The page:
Sign up to receive B3 news alerts Sign up now

Rapid screening model for optimising commodity treatments

Plans to phase out methyl bromide fumigation necessitate faster screening methods for developing alternative biosecurity treatments.


Through systematic bioassays of pest physiological responses to chemical and abiotic stressors, this project will develop a novel methodology to rapidly evaluate and optimise disinfestation treatments to control biosecurity pests on import pathways and protect New Zealand’s primary production and native estates from the invasions of unwanted pest organisms.


Researchers will develop a physiologically-based treatment template, the Physiological Response Matrix (PRM), that will pre-emptively determine targeted ranges and options based on pest and pathway-specific constraints. This will permit rapid evaluation of potential phytosanitary treatments and accelerate research by reducing the initial time required to prioritise the possible range of treatments. Minimising time will reduce overall research costs and provide for rapid screening for commodity treatments.


The research team will use pests’ physiological responses to environmental stressors (e.g., controlled atmosphere, temperature) to create targeted, optimised phytosanitary treatments. The PRM will allow rapid identification of physiologically-optimised single or combination treatments facilitating application development and confirmatory research for new disinfestation schedules. The parameters and methods developed in this study will focus on domestic insects. These model species will be selected because of their similar taxonomy, physiology, and behaviour to key pest species of biosecurity concern. International collaborators will then validate the PRM against strategic pest species analogues not currently in New Zealand.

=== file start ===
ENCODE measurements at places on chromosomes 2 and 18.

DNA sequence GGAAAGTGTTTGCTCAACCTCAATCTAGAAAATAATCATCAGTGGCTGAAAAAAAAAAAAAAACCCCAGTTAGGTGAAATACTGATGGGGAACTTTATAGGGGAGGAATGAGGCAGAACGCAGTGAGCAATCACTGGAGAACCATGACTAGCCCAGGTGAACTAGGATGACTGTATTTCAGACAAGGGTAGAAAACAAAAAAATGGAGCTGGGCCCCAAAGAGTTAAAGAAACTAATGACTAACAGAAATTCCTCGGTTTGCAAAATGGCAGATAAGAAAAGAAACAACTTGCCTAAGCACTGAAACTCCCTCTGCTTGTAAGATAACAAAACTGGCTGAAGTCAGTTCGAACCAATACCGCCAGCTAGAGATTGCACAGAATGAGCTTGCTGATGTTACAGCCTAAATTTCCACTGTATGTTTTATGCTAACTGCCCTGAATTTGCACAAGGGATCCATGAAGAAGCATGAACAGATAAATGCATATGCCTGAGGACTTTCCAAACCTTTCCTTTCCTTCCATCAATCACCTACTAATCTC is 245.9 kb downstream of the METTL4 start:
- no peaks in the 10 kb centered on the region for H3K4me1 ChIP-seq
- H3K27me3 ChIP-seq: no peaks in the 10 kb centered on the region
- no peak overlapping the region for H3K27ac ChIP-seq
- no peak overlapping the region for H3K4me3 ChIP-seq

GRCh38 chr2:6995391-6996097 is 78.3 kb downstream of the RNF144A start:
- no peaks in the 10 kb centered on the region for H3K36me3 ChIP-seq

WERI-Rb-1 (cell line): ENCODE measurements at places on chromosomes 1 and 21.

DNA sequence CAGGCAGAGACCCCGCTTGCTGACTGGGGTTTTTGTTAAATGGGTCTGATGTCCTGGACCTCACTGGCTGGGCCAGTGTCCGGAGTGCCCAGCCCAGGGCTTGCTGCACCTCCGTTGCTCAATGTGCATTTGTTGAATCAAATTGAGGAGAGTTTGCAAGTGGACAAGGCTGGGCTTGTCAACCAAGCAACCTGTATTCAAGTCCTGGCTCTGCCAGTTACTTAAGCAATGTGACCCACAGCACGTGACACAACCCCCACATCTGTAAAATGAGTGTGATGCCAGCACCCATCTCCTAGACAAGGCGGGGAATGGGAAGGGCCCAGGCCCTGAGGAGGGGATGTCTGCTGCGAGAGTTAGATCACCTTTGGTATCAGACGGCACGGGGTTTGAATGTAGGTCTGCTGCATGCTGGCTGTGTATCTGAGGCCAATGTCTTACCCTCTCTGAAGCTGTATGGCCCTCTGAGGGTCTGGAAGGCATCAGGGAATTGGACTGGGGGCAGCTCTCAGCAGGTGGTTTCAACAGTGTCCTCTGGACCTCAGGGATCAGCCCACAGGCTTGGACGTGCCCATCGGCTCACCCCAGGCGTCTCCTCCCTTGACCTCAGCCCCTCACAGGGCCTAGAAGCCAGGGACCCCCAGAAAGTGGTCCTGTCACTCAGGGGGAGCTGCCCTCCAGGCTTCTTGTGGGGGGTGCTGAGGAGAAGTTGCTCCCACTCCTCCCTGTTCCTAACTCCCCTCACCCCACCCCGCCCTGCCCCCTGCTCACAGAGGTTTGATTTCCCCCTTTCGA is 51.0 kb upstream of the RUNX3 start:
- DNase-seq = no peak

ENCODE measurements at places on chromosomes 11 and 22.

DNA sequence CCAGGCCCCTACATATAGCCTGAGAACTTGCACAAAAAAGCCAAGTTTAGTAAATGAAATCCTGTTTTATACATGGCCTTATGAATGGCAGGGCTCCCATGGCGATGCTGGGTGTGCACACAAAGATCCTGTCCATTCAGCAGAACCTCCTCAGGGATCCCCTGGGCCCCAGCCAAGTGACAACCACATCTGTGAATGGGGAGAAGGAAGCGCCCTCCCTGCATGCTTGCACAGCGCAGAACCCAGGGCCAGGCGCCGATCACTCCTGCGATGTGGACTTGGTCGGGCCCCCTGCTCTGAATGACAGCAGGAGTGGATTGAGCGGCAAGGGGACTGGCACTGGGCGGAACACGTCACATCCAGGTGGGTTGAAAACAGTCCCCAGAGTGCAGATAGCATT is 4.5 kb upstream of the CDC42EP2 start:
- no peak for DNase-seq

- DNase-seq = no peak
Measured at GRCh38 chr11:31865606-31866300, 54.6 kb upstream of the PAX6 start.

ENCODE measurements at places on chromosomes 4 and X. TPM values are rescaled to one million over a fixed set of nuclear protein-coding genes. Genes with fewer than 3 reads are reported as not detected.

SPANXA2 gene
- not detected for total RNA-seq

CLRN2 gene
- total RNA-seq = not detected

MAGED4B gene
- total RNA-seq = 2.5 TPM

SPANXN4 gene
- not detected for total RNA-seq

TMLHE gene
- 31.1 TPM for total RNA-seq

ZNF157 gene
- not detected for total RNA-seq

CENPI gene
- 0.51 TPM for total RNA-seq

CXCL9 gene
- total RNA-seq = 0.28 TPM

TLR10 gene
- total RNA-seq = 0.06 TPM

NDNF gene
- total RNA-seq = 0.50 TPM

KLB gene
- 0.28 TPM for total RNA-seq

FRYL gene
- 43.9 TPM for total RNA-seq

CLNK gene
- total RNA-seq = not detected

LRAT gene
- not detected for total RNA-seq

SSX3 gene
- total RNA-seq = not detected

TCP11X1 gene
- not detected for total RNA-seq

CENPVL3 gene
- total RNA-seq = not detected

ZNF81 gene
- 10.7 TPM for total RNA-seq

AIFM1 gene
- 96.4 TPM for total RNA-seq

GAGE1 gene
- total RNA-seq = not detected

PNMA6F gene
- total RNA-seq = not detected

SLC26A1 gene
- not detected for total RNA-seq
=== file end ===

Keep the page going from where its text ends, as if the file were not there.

Basing the PRM on pest physiology is an innovative approach that should accelerate the development of phytosanitary treatment schedules, increase treatment efficacy, and ultimately reduce environmental impacts, worker safety concerns, and treatment costs.


Initial research using temperature as a stressor on a range of New Zealand insects and their life stages was conducted in 2022-2023. Building of equipment and software to test temperature in combination with controlled atmosphere treatments was started and will be used in the next steps.


Contact Project Leader Jessica Vereijssen: [email protected]